All September, we are publishing abortion stories. If you are an Irish person who had an abortion, or a person who found themselves pregnant in Ireland and in search of one, and would like to share your experience, email email@example.com. There is no editorial guideline – a line or a paragraph or a chapter. Your voice counts. Correspondence will be entered into in strictest confidence.
I’m not sure if this is the kind of story you are looking for because, although I am an Irish woman who had an abortion, I didn’t have to travel. However, having grown in up in Ireland I still feel guilty for making a decision that was right for me.
I had an abortion almost four years ago. I suppose I am luckier than most Irish women telling you their stories because I had just moved to the UK. I can’t even imagine dealing with the additional trauma of travelling out of the country to have an abortion. If you had asked me before this all happened, “Would you ever have an abortion?” the answer would have been no. But when the time came, I just couldn’t go through with the pregnancy. I lied to everyone about the reason for that ‘doctor’s appointment’. I went alone and to this day, I have yet to tell anyone of my family or friends that I have had an abortion. There is still so much shame and stigma surrounding abortion, I can’t take the chance of telling anyone.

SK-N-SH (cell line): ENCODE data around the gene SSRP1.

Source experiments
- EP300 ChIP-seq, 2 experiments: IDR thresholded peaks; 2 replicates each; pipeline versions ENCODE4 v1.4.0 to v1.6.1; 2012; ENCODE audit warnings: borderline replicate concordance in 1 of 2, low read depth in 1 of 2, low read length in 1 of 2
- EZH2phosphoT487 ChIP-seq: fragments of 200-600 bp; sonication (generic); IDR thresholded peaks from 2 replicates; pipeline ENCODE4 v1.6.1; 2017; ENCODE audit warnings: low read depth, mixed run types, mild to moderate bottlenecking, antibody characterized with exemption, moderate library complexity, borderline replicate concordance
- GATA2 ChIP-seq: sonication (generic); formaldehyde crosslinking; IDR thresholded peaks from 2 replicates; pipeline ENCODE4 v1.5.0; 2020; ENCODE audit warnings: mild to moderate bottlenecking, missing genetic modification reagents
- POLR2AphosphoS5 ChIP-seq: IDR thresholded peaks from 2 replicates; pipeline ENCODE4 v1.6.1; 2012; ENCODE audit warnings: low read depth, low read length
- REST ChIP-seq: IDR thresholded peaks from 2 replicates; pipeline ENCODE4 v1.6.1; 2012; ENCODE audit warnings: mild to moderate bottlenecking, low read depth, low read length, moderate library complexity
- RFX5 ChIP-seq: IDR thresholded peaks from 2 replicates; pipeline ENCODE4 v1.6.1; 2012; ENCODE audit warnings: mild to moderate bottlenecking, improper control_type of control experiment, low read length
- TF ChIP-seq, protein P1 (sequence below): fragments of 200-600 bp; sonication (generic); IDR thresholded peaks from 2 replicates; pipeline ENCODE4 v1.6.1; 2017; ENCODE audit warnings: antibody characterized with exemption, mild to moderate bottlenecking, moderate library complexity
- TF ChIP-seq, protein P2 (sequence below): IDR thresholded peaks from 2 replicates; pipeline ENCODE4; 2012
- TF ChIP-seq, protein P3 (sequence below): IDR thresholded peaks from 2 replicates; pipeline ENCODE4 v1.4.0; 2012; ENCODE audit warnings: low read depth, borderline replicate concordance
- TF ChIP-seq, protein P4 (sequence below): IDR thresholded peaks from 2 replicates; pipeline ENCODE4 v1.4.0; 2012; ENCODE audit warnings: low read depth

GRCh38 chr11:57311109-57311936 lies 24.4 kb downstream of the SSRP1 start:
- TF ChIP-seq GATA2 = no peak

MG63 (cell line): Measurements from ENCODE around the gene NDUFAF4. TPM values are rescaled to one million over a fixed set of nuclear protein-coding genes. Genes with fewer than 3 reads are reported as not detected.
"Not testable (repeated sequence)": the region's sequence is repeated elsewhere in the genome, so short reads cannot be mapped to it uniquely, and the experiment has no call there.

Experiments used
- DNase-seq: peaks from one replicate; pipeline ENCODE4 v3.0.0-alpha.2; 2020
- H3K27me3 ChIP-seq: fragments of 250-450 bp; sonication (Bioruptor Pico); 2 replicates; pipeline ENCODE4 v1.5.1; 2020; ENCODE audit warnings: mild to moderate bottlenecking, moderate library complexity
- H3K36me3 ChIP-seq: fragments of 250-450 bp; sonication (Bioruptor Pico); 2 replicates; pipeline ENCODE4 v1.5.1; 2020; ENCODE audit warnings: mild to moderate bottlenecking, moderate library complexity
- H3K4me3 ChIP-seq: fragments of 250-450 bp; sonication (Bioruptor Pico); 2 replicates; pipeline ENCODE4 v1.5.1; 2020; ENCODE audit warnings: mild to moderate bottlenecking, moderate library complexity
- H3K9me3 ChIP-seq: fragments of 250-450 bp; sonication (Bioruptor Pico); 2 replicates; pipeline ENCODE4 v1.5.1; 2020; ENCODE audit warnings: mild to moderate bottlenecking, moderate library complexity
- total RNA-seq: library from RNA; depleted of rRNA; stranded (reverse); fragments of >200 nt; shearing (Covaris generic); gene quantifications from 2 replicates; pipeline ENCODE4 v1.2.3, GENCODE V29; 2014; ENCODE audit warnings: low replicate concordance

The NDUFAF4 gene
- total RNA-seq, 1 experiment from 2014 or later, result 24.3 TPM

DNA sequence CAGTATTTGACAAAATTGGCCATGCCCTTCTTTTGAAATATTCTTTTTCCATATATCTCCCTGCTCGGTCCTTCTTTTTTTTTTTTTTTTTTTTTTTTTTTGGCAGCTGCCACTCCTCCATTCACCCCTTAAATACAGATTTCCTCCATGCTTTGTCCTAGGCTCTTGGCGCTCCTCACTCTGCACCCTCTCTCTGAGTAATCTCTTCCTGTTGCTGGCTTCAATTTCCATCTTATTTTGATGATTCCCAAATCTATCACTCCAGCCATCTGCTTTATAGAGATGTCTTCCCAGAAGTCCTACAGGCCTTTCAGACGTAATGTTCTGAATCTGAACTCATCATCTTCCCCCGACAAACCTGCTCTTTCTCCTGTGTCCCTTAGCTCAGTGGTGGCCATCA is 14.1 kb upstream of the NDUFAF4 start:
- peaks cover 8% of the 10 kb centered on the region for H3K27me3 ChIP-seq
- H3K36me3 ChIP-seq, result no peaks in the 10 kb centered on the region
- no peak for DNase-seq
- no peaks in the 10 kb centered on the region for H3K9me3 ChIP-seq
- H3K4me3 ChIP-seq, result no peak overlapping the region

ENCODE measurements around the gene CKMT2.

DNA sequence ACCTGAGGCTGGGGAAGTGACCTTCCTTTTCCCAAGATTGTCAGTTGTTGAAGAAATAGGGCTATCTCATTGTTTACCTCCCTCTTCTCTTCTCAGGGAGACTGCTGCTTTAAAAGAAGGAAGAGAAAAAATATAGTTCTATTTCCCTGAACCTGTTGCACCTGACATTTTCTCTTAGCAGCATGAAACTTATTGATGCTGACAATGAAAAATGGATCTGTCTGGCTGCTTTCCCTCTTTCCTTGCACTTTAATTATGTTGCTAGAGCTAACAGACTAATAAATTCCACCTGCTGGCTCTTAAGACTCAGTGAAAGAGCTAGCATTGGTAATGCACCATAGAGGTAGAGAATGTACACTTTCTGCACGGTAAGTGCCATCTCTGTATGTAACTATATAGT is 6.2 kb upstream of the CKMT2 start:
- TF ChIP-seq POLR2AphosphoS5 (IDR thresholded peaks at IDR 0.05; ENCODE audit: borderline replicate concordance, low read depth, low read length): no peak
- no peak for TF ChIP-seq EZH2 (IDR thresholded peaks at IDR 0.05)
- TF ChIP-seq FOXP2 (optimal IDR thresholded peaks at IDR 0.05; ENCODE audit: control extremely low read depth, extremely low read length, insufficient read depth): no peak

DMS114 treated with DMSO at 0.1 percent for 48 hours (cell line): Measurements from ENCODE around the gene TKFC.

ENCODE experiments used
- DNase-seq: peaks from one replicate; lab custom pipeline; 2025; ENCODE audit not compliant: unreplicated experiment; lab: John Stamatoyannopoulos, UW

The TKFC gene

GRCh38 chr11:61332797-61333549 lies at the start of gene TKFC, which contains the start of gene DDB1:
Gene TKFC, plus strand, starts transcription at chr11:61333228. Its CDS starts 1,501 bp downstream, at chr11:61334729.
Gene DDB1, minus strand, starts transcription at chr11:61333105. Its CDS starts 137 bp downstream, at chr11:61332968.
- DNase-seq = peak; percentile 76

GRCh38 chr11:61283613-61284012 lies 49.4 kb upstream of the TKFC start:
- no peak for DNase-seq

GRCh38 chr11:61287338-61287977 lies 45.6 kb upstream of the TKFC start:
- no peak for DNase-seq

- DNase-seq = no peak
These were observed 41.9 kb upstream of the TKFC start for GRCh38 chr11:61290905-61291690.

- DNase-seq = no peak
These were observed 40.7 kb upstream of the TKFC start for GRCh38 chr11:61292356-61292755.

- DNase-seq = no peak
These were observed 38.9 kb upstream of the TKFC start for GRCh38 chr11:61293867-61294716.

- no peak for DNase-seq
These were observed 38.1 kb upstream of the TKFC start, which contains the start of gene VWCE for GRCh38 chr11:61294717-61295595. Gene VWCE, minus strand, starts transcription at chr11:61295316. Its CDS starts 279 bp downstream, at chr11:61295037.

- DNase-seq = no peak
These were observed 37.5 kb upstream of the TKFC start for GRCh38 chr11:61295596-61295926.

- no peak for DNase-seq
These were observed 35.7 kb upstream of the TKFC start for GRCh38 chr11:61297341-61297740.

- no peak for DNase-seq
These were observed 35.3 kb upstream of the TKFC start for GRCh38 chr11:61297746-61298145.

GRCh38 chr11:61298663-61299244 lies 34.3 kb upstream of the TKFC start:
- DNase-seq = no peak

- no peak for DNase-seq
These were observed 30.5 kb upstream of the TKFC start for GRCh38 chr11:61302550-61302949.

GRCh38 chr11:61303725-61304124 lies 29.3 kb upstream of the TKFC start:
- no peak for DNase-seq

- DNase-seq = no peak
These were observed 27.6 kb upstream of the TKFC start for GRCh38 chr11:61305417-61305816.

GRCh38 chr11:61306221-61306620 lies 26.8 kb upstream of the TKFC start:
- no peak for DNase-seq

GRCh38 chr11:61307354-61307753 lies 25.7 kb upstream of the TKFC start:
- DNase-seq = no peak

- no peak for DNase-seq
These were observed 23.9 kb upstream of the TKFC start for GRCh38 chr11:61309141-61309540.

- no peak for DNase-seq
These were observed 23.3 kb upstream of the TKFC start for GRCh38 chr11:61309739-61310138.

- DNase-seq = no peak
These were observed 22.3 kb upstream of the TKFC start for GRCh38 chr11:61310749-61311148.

I can’t bear the thought of anyone I love finding out and treating me differently because of it. I’m scared that’s all they’ll see when they look at me. I see the comments left on social media by anti-choice campaigners. They always hurt. The way Ireland treats the women that have abortions… it’s so horrible and scary. I live in fear that someone will find out. I couldn’t handle those things being directed at me. I couldn’t live with the idea of being judged and found wanting. And so, I keep it a secret. Like I said, I did not have the additional trauma of being stuck in a country with little or no support and that does not give women autonomy over their own bodies, but I believe the fact that I feel I must keep this a secret is a consequence of growing up in a country that treats women this way. I love Ireland, but it has made me believe that unless I keep this part of my life a secret, it would not welcome me home and I hate it for that.
Many thanks for listening,